Patent Citations
Cited PatentFiling datePublication dateApplicantTitle
US4423367 *Sep 8, 1981Dec 27, 1983Siemens AgDevice for determining the parameter values for stator resistance, principal inductance and leakage inductance of an asynchronous machine
US4777422 *Nov 7, 1986Oct 11, 1988Eaton CorporationInduction motor flux estimator/controller
US4884023 *Jan 9, 1989Nov 28, 1989Siemens AktiengesellschaftMethod and apparatus for determining the rotor resistance of a rotating-field machine
US4885519 *Jan 4, 1988Dec 5, 1989Siemens AktiengesellschaftMethod and apparatus for determining the flux vector of a rotating-field machine
EP0127158A1 *May 25, 1984Dec 5, 1984Siemens AktiengesellschaftMethod and apparatus to derive the flux vector of an induction machine from the stator current and the stator voltage, and application thereof
EP0274716A1 *Dec 18, 1987Jul 20, 1988Siemens AktiengesellschaftMethod and device to determine the flux vector of an induction machine
EP0310050A2 *Sep 28, 1988Apr 5, 1989Kabushiki Kaisha ToshibaControl apparatus for induction machine
Referenced by
Citing PatentFiling datePublication dateApplicantTitle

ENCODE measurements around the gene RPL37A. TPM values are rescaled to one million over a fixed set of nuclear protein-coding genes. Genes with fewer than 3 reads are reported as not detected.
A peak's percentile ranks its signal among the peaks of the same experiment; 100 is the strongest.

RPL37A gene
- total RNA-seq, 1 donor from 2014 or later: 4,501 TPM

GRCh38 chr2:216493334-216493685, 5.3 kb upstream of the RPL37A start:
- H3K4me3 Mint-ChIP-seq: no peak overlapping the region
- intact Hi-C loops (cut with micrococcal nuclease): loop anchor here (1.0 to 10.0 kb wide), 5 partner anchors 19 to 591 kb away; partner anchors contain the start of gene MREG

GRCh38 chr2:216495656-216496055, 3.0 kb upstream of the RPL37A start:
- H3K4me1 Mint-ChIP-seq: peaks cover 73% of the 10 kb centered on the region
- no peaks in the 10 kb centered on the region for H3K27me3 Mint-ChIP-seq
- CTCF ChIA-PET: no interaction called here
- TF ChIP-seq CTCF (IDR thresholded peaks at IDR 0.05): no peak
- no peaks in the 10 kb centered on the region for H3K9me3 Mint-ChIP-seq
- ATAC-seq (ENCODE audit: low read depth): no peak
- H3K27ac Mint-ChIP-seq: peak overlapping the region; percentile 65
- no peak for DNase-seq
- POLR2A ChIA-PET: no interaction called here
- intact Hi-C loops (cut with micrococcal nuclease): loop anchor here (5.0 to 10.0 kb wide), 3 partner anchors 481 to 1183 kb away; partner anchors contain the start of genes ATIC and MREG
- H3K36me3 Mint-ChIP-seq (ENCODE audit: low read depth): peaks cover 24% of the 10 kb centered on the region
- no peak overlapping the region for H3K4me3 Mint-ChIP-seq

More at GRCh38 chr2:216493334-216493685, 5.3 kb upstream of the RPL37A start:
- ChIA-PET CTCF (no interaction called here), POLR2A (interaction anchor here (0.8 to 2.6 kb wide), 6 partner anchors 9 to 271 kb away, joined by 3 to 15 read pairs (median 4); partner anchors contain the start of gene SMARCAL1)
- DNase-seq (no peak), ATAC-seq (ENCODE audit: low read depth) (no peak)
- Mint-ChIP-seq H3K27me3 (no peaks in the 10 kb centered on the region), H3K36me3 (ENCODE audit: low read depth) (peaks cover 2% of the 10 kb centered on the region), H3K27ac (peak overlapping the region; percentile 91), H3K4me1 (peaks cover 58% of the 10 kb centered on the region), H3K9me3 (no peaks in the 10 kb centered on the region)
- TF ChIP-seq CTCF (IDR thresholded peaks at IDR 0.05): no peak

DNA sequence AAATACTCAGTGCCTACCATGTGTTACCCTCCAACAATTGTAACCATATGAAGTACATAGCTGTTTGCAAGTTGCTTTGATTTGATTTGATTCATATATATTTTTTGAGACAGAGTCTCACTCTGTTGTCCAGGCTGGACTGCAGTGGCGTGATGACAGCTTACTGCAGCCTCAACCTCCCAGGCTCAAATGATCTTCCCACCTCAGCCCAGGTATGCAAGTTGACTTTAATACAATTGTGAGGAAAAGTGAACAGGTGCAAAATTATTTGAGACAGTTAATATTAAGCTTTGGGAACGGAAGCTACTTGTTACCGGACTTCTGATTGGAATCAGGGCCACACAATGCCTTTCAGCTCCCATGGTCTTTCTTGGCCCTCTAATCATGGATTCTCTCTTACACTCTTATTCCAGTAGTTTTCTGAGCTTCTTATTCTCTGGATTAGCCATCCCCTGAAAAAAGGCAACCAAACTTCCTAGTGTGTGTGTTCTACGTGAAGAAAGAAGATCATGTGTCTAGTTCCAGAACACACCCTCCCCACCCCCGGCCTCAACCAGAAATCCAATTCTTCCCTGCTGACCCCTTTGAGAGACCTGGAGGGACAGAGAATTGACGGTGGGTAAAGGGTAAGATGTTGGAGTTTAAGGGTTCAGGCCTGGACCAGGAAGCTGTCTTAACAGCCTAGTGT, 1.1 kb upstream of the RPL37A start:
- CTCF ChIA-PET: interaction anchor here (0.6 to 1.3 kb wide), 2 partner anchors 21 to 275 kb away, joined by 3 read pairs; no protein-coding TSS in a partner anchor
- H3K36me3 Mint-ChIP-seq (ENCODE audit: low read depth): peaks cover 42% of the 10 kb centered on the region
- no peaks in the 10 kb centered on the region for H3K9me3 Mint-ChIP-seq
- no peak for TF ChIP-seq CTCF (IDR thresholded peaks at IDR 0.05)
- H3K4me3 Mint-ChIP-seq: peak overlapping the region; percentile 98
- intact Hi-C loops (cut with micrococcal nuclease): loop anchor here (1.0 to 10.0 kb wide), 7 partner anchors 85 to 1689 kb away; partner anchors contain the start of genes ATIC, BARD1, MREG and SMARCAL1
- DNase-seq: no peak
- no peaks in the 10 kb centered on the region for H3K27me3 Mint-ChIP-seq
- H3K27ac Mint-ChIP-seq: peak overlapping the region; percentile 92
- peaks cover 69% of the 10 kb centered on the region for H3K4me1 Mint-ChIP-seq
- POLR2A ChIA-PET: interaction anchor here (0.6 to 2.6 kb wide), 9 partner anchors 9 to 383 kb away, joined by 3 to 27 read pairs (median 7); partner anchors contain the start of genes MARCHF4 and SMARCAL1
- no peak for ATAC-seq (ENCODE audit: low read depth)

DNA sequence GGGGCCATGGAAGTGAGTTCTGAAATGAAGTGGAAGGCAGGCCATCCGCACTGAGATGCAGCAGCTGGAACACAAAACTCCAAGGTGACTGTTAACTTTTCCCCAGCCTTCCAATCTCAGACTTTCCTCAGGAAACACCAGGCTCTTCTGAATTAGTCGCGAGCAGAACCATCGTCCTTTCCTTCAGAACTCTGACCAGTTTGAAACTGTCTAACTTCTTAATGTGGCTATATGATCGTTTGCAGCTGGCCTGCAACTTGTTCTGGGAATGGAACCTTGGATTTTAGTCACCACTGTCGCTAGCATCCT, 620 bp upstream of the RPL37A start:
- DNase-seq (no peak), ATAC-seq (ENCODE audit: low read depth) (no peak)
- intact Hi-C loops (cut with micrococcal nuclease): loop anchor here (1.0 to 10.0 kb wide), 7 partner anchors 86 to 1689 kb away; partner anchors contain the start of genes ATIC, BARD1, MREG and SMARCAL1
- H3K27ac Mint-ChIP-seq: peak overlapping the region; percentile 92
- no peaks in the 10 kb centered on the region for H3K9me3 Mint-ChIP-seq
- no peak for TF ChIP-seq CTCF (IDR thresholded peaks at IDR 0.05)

US5261974 *Jul 8, 1992Nov 16, 1993Tokusen Kogyo Company LimitedHigh-strength extra fine metal wire
US5923144 *Jun 28, 1996Jul 13, 1999Allen-Bradley Company, LlcFrequency generator for a motor controller
US6014006 *Jun 24, 1999Jan 11, 2000Ford Global Technologies, Inc.Induction motor control system with speed and flux estimation
US6433506 *Mar 29, 2001Aug 13, 2002Ford Global Technologies, Inc.Sensorless control system for induction motor employing direct torque and flux regulation
US6600290Feb 14, 2000Jul 29, 2003Abb OyStator flux estimate midpoint correction
US7095209 *Jan 31, 2005Aug 22, 2006Rockwell Automation Technologies, Inc.Method and apparatus to regulate torque provided to loads
US7221117 *Mar 6, 2006May 22, 2007Schneider Toshiba Inverter Europe SasMethod and system for controlling an electric motor in the event of flux reduction
US8164293Sep 8, 2009Apr 24, 2012Hoffman Enclosures, Inc.Method of controlling a motor
US8183810Sep 8, 2009May 22, 2012Hoffman Enclosures, Inc.Method of operating a motor
US8297369Sep 8, 2009Oct 30, 2012Sta-Rite Industries, LlcFire-extinguishing system with servo motor-driven foam pump
Classifications
U.S. Classification324/765.01, 318/805, 318/808
International ClassificationH02P21/00, H02P27/04, G01R31/34, H02P21/12
Cooperative ClassificationG01R31/34, H02P21/12
European ClassificationG01R31/34, H02P21/12
Legal Events
DateCodeEventDescription
Jan 4, 2005FPExpired due to failure to pay maintenance fee
Effective date: 20041110
Nov 10, 2004LAPSLapse for failure to pay maintenance fees
May 26, 2004REMIMaintenance fee reminder mailed
May 1, 2000FPAYFee payment
Year of fee payment: 8
Apr 30, 1996FPAYFee payment
Year of fee payment: 4
Dec 7, 1990ASAssignment
Owner name: ABB STROMBERG DRIVES OY, FINLAND
Free format text: ASSIGNMENT OF ASSIGNORS INTEREST.;ASSIGNORS:HINDSBERG, ANDERS;RUOHONEN, ILPO;REEL/FRAME:005533/0672
Effective date: 19901015